The ‘mortality gap’ between urban and rural areas has tripled in just 20 years, with ‘diseases of despair’ far more likely to kill those living in the countryside.
Researchers from Brigham and Women’s Hospital in Boston analyzed death counts from lung disease, heart disease, opioid overdoses and similar causes of death in rural and urban areas across the country, using a database from the Centers for Disease Control and Prevention (CDC).
They found that age-adjusted mortality rates (AAMRs) declined in both rural and urban populations from 1999 to 2019, but they declined much further in urban areas.
What’s more, white people aged 25 to 64 in rural areas were among a small group whose AAMRs increased over this period.
While deaths from chronic illness and ‘diseases of despair’, like opioid addiction or alcoholism, have decreased in the past two decades, the gap between urban and rural America has tripled
The overall AAMR in urban America fell from 861.5 deaths out of every 100,000 people to 664.5 deaths, a 22 percent decrease.
In rural areas it decreased from 923.8 out of every 100,000 to 834, a decrease of less than ten percent.
The gap between urban and rural areas increased from 62.3 to 169.5, or 172 percent.
‘One might think that with medical advancements over the course of two decades, differences in mortality rates became narrower, but what we’ve seen is quite the opposite,’ said co-author Dr Haider Warriach, a member of Brigham’s Heart and Vascular Center.
‘Instead, we saw an unprecedented reversal in the mortality rates of middle-aged white people, both men and women.
‘Traditionally, researchers focusing on rural populations have highlighted the effect of the opioid epidemic and what have been called “diseases of despair,” including alcohol abuse and suicide, but our previous work has shown that chronic conditions may also be driving this gap,
‘Rural areas have a higher prevalence of risk factors for these conditions like smoking, poor diet, lack of exercise, and obesity.’
There are a variety of reasons for these issues arising among rural populations.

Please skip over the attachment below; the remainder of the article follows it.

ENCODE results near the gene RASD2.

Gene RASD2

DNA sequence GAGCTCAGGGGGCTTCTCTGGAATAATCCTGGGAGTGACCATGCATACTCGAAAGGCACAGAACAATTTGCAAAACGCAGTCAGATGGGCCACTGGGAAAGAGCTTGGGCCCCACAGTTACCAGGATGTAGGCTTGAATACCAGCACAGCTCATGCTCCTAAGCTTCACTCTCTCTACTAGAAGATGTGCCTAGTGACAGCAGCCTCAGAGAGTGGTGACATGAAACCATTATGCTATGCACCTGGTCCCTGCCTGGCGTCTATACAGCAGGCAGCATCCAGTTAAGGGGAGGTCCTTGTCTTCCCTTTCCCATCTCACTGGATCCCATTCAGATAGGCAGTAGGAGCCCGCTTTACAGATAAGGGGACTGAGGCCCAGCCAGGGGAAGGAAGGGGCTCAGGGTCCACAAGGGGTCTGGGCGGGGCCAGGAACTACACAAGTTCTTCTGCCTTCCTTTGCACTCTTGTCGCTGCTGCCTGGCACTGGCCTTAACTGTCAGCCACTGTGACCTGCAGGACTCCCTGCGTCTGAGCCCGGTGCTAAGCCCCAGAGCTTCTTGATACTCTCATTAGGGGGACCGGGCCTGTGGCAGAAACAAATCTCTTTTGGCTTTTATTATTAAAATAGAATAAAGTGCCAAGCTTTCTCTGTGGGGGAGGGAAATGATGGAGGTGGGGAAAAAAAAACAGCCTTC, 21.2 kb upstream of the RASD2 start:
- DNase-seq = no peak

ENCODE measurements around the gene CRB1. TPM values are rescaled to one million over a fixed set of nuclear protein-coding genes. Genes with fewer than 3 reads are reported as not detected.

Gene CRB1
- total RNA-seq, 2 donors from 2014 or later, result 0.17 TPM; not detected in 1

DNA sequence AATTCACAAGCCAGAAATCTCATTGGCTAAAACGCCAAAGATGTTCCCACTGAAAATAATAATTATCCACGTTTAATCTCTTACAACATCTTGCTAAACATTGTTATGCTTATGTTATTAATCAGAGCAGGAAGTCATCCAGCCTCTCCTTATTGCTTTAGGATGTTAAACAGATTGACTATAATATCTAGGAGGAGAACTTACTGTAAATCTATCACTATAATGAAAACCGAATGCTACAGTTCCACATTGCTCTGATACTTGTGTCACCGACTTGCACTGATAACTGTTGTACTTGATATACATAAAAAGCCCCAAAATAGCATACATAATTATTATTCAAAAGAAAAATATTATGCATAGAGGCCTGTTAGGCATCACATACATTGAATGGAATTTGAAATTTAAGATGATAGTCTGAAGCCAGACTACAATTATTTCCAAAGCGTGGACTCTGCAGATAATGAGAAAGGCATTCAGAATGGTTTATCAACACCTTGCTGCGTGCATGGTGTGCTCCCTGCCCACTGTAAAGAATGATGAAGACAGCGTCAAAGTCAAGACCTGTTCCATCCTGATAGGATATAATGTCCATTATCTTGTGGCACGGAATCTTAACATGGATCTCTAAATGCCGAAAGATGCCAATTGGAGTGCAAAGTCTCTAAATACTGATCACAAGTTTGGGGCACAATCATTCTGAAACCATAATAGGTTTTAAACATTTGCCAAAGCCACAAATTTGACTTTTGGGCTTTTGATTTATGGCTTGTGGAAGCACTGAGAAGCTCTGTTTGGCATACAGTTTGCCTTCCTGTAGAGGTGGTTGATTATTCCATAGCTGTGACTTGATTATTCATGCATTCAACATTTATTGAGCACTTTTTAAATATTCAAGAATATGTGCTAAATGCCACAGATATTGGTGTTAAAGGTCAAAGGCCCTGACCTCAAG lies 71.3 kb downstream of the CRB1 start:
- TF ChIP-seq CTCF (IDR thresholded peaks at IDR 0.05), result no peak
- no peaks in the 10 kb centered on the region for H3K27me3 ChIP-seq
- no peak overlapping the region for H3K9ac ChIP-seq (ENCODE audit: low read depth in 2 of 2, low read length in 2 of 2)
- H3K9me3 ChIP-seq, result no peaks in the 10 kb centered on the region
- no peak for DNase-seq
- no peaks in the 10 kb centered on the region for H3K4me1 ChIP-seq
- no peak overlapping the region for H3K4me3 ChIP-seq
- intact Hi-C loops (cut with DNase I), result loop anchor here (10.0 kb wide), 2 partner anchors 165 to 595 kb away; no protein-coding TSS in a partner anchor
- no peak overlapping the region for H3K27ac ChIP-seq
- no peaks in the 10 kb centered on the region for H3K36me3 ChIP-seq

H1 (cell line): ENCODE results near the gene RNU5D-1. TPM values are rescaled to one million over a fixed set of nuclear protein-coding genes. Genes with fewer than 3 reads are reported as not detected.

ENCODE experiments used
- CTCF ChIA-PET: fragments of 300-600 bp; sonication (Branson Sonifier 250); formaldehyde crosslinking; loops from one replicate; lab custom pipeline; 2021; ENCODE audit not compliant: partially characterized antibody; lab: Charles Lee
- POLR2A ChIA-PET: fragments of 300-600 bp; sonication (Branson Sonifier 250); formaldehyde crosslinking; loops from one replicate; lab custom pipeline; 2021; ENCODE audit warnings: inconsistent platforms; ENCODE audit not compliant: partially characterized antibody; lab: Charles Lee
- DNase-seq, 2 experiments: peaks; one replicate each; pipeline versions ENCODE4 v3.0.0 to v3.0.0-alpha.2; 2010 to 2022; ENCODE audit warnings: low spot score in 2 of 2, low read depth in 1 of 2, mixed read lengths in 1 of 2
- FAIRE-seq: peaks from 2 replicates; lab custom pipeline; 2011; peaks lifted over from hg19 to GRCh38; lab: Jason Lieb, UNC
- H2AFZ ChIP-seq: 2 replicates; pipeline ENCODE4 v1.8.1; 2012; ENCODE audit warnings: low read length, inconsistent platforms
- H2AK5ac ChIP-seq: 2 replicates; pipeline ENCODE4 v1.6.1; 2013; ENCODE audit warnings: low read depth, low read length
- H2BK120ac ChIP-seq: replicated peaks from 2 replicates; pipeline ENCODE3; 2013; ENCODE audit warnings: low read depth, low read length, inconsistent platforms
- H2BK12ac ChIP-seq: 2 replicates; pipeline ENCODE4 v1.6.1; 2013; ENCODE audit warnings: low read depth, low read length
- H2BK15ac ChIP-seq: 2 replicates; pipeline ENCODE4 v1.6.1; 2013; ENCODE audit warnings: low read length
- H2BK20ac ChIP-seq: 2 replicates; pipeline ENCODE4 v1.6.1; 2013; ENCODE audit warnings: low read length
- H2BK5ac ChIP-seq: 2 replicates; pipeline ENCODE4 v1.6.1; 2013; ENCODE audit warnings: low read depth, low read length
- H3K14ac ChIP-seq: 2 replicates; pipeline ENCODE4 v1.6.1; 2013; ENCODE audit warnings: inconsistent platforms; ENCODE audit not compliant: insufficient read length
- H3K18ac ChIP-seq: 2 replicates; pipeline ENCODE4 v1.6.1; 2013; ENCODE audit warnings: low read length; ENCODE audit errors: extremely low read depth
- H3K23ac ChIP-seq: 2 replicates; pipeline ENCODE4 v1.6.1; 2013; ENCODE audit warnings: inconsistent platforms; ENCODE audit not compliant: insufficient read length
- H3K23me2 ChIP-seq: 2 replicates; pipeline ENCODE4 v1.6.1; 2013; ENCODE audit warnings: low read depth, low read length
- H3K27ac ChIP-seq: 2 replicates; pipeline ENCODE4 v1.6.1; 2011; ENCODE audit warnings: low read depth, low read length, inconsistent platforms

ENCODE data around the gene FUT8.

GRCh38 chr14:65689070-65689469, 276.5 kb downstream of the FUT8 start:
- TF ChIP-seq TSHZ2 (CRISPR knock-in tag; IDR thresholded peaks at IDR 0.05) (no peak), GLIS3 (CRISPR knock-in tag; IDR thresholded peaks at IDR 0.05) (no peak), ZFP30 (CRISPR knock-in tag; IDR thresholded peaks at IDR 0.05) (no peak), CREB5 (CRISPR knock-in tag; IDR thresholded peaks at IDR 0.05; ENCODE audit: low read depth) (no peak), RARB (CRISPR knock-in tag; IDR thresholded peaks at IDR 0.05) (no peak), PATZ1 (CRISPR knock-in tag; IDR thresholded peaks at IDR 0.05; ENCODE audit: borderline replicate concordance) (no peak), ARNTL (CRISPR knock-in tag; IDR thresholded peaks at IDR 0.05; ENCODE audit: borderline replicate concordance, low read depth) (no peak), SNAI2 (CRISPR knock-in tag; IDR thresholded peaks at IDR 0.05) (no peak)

A rural American is 30 percent more likely to be living in poverty than someone who lives anywhere else.
People in poverty are much more likely to use drugs and alcohol, and are also more likely to have a poor diet, leading to other health problems like obesity.
Additionally, rural Americans also have a harder time accessing health care.
More than 100 rural hospitals have closed since 2010, leaving a population with already sparse options for medical care with even fewer options.
More than 100 rural hospitals have closed in the past decade, including 20 last year, leaving rural Americans with little options for health care. The closures of rural hospitals have contributed to the death gap
‘A parallel crisis is the record number of hospital closures in rural areas, which will make solving this problem even more difficult with limited accessibility to primary and emergency care,’ Warriach said.
The COVID-19 pandemic, which was not examined as part of this study, exacerbated the issue, with 20 rural hospitals closing in 2020.
The researchers indicate that the pandemic likely made the disparities found in the study even worse.
Racial disparities in AAMR decreased over the past two decades.
Black people in both rural and urban areas have been living longer and are less likely to die from a chronic condition.
While there is still a gap, as white Americans are still less likely to die of these conditions than black Americans, the gap across the country has been sliced in half.
Black Americans did suffer more heavily from the pandemic than white Americans did, though, so the results may look different for a study conducted that included last year.
The study was published in the Journal of the American Medical Association on Tuesday.